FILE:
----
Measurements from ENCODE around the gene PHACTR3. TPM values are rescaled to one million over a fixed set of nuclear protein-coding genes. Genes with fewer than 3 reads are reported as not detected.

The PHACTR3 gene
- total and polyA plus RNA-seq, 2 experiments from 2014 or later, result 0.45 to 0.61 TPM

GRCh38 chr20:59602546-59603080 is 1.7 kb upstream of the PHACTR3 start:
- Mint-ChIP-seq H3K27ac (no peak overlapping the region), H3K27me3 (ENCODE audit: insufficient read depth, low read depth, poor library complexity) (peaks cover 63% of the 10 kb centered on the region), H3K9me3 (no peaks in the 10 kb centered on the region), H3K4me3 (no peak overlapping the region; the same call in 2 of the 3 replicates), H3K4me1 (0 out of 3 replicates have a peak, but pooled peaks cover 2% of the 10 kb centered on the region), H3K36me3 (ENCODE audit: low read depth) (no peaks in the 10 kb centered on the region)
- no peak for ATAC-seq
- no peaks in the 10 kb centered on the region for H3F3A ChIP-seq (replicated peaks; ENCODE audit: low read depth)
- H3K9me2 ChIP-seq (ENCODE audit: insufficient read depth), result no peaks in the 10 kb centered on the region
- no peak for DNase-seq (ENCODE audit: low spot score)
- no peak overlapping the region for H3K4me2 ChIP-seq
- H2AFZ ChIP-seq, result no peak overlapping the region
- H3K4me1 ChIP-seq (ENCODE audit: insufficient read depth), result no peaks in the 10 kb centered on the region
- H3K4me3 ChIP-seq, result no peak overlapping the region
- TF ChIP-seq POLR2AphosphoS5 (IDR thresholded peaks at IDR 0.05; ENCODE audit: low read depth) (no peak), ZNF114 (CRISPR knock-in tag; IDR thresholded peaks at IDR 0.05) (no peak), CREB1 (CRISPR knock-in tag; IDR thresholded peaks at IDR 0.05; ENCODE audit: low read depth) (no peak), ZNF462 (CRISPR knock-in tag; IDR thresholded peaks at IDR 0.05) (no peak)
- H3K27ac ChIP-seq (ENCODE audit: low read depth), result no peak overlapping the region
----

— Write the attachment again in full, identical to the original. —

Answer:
Measurements from ENCODE around the gene PHACTR3. TPM values are rescaled to one million over a fixed set of nuclear protein-coding genes. Genes with fewer than 3 reads are reported as not detected.

The PHACTR3 gene
- total and polyA plus RNA-seq, 2 experiments from 2014 or later, result 0.45 to 0.61 TPM

GRCh38 chr20:59602546-59603080 is 1.7 kb upstream of the PHACTR3 start:
- Mint-ChIP-seq H3K27ac (no peak overlapping the region), H3K27me3 (ENCODE audit: insufficient read depth, low read depth, poor library complexity) (peaks cover 63% of the 10 kb centered on the region), H3K9me3 (no peaks in the 10 kb centered on the region), H3K4me3 (no peak overlapping the region; the same call in 2 of the 3 replicates), H3K4me1 (0 out of 3 replicates have a peak, but pooled peaks cover 2% of the 10 kb centered on the region), H3K36me3 (ENCODE audit: low read depth) (no peaks in the 10 kb centered on the region)
- no peak for ATAC-seq
- no peaks in the 10 kb centered on the region for H3F3A ChIP-seq (replicated peaks; ENCODE audit: low read depth)
- H3K9me2 ChIP-seq (ENCODE audit: insufficient read depth), result no peaks in the 10 kb centered on the region
- no peak for DNase-seq (ENCODE audit: low spot score)
- no peak overlapping the region for H3K4me2 ChIP-seq
- H2AFZ ChIP-seq, result no peak overlapping the region
- H3K4me1 ChIP-seq (ENCODE audit: insufficient read depth), result no peaks in the 10 kb centered on the region
- H3K4me3 ChIP-seq, result no peak overlapping the region
- TF ChIP-seq POLR2AphosphoS5 (IDR thresholded peaks at IDR 0.05; ENCODE audit: low read depth) (no peak), ZNF114 (CRISPR knock-in tag; IDR thresholded peaks at IDR 0.05) (no peak), CREB1 (CRISPR knock-in tag; IDR thresholded peaks at IDR 0.05; ENCODE audit: low read depth) (no peak), ZNF462 (CRISPR knock-in tag; IDR thresholded peaks at IDR 0.05) (no peak)
- H3K27ac ChIP-seq (ENCODE audit: low read depth), result no peak overlapping the region